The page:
Bletchley Park will again house the nation’s top talent as cyber security threats soar, writes Billy Bambrough
Over 70 years since Alan Turing and his Bletchley Park colleagues made history during World War II by figuring out the Nazis’ enigma machine, code breakers are set to return to the now famous site.
The National College of Cyber Security is scheduled to take on its first cohort of pre-university students in 2018 in specially adapted premises on the Bletchley Park site in order to plug a skills gap that is fast emerging as the biggest security threat to 21st-century Britain.
The move to rejuvenate the site comes amid warnings that companies and the government need to do more to prepare for so-called black swan events that can occur suddenly, with unexpectedly widespread ramifications. Alastair MacWilson, one of the driving forces behind the project, tells City A.M. a lot is being done but efforts are not always going in the right direction.
“Black swans are the things that really hit organisations and the nature and professionalism of attacks is growing. Many companies are spending on defensive technology but they need the talent.”
Talent is exactly what the National College of Cyber Security is trying to cultivate. The free-to-attend school will take on the UK’s best and brightest cyber security prodigies amid growing demand from companies for expertise as firms battle against a rising tide of digital attacks.
Financial services firms are leading the recruitment drive for cyber security professionals, with the likes of BT also hoovering up as much of the talent as they can get; BT took on some 800 new hires in its cyber security practise this year alone.
The plans for the new college were announced by Qufaro last month – a new not-for-profit body. The college will offer a curriculum that balances cyber security tuition – approximately 40 per cent of classes. In the last few years companies across the UK and the rest of the world have been rocked by cyber security attacks that have compromised customer data and, in the most severe cases, resulted in people’s cash being stolen directly from their accounts.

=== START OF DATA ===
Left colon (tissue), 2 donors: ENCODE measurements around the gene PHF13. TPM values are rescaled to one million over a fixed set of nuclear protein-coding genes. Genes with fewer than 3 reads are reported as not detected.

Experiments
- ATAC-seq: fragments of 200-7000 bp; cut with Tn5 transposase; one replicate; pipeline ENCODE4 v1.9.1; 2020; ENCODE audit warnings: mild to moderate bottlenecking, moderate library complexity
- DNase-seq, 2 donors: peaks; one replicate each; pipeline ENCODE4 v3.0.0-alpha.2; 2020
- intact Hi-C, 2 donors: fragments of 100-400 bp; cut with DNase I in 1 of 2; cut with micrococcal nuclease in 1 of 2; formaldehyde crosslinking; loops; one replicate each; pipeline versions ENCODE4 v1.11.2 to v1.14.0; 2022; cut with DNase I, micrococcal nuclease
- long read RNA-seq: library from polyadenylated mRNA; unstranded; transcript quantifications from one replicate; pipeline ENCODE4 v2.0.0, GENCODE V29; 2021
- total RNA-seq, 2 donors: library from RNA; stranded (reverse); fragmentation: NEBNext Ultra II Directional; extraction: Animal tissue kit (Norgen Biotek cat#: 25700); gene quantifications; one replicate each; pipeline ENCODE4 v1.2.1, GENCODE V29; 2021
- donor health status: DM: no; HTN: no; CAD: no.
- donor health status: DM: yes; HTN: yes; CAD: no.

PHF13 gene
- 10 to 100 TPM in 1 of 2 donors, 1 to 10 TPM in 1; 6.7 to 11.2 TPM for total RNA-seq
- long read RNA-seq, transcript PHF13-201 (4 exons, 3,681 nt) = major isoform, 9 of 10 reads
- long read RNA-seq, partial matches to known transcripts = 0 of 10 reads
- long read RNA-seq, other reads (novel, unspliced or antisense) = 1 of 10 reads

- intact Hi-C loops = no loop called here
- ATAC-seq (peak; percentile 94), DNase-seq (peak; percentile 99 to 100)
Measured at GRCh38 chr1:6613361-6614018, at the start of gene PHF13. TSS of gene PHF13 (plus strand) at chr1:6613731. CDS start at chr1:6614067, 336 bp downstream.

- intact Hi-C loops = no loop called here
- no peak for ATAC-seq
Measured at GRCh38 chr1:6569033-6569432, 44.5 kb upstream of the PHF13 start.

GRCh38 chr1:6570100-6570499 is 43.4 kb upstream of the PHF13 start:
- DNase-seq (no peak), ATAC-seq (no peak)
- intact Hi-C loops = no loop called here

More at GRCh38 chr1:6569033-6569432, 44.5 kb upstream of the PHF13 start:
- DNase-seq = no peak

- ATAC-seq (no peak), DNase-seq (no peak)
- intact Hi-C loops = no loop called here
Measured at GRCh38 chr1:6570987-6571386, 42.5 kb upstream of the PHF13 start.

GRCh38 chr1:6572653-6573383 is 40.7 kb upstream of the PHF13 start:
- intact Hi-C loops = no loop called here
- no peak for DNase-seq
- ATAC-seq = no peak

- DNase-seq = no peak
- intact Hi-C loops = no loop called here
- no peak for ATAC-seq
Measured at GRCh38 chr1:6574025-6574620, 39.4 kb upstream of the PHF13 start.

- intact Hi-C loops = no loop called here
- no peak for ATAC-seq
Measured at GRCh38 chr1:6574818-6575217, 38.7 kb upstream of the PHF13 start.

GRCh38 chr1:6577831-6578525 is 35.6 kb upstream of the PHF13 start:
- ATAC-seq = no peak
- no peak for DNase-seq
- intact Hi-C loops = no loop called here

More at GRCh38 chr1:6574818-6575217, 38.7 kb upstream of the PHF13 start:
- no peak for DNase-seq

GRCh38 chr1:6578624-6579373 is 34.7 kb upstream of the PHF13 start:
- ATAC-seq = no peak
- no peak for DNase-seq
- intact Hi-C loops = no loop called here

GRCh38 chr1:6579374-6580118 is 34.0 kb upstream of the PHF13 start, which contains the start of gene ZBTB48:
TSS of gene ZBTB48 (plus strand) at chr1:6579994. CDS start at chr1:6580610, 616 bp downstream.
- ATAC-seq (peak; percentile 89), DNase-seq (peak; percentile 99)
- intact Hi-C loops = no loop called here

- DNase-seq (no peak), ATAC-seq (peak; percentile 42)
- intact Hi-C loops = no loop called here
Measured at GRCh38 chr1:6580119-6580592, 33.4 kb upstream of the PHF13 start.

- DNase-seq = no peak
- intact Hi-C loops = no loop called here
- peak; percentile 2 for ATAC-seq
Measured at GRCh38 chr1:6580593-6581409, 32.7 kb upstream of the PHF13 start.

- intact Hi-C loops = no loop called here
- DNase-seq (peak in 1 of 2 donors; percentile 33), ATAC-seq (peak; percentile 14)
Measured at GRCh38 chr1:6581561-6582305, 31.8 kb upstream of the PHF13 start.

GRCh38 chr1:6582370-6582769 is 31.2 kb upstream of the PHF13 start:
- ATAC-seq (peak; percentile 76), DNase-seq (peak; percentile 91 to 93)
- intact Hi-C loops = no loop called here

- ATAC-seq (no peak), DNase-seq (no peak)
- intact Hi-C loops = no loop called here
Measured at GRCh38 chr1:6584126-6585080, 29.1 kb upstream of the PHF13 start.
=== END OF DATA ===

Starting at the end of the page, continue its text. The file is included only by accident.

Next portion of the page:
Recent attacks at Tesco’s bank division and broadband provider TalkTalk sparked panic for investors and left executives scrambling to
reassure customers and shareholders. TalkTalk’s share price still hasn’t recovered the ground it lost in the aftermath of the hack last year and was put on the defensive again just last month after reports emerged that its routers had been compromised.
Mark Hughes, Qufaro non-executive director and chief executive of BT Security, warns we’re likely to see more of these attacks before we get a handle on them.
“We are improving but there are huge missing gaps. Once we get the basics right we will get to a stage where we lower the volume of attacks,” Hughes tells City A.M.
One of the problems that is proving challenging is the sheer number of attacks – some more threatening than others.
“We need to take out the level of noise and the minor attacks that we’re not preventing properly,” Hughes adds.
According to a recent KPMG report 90 per cent of businesses were impacted by a cyber incident in the last year alone and it was recently revealed UK businesses had doubled down on cyber security, spending twice as much on protecting themselves in the face of growing threats.
The National College of Cyber Security is not just about defending companies against thieves, however. Much like the World War II code breakers, the students will be expected to be on the frontline of the cyber war with the UK’s international enemies. Hughes stresses the battle can not be won by governments or private enterprise alone.
“While there is a national cyber security agenda, the reality is that this is as much a national problem as it is an individual challenge,” he said.
MacWilson, who is chairman of Qufaro and the Institute of Information Security Professionals, added: “The cyber threat is relentless. Some of the threats – especially in the banking industry – mean we’re at risk of being swamped.”